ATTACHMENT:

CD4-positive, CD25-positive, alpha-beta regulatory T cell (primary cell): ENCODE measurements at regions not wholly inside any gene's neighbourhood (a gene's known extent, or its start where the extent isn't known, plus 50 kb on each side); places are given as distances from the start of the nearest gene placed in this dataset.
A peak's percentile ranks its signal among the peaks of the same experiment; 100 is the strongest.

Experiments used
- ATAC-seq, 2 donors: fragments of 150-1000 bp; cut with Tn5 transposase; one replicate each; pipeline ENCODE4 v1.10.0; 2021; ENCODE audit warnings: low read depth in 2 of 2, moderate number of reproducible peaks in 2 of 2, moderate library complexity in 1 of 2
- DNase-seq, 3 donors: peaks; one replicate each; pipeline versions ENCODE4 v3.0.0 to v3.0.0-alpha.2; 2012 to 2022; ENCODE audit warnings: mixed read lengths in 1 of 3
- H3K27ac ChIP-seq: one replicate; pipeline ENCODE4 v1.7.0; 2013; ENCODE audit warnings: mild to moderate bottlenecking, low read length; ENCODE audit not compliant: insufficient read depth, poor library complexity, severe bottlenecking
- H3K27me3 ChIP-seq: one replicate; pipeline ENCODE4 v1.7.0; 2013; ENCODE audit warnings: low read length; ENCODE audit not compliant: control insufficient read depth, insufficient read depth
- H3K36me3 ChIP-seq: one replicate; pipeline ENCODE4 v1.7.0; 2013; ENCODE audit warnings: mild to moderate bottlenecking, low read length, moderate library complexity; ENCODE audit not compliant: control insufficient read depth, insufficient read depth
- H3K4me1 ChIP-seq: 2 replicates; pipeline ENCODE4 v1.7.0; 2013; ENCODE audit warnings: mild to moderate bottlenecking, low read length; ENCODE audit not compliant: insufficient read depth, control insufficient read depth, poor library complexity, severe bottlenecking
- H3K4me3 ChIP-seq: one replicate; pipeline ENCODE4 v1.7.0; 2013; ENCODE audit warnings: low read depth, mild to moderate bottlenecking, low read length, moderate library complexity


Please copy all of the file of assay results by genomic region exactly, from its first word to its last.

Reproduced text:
CD4-positive, CD25-positive, alpha-beta regulatory T cell (primary cell): ENCODE measurements at regions not wholly inside any gene's neighbourhood (a gene's known extent, or its start where the extent isn't known, plus 50 kb on each side); places are given as distances from the start of the nearest gene placed in this dataset.
A peak's percentile ranks its signal among the peaks of the same experiment; 100 is the strongest.

Experiments used
- ATAC-seq, 2 donors: fragments of 150-1000 bp; cut with Tn5 transposase; one replicate each; pipeline ENCODE4 v1.10.0; 2021; ENCODE audit warnings: low read depth in 2 of 2, moderate number of reproducible peaks in 2 of 2, moderate library complexity in 1 of 2
- DNase-seq, 3 donors: peaks; one replicate each; pipeline versions ENCODE4 v3.0.0 to v3.0.0-alpha.2; 2012 to 2022; ENCODE audit warnings: mixed read lengths in 1 of 3
- H3K27ac ChIP-seq: one replicate; pipeline ENCODE4 v1.7.0; 2013; ENCODE audit warnings: mild to moderate bottlenecking, low read length; ENCODE audit not compliant: insufficient read depth, poor library complexity, severe bottlenecking
- H3K27me3 ChIP-seq: one replicate; pipeline ENCODE4 v1.7.0; 2013; ENCODE audit warnings: low read length; ENCODE audit not compliant: control insufficient read depth, insufficient read depth
- H3K36me3 ChIP-seq: one replicate; pipeline ENCODE4 v1.7.0; 2013; ENCODE audit warnings: mild to moderate bottlenecking, low read length, moderate library complexity; ENCODE audit not compliant: control insufficient read depth, insufficient read depth
- H3K4me1 ChIP-seq: 2 replicates; pipeline ENCODE4 v1.7.0; 2013; ENCODE audit warnings: mild to moderate bottlenecking, low read length; ENCODE audit not compliant: insufficient read depth, control insufficient read depth, poor library complexity, severe bottlenecking
- H3K4me3 ChIP-seq: one replicate; pipeline ENCODE4 v1.7.0; 2013; ENCODE audit warnings: low read depth, mild to moderate bottlenecking, low read length, moderate library complexity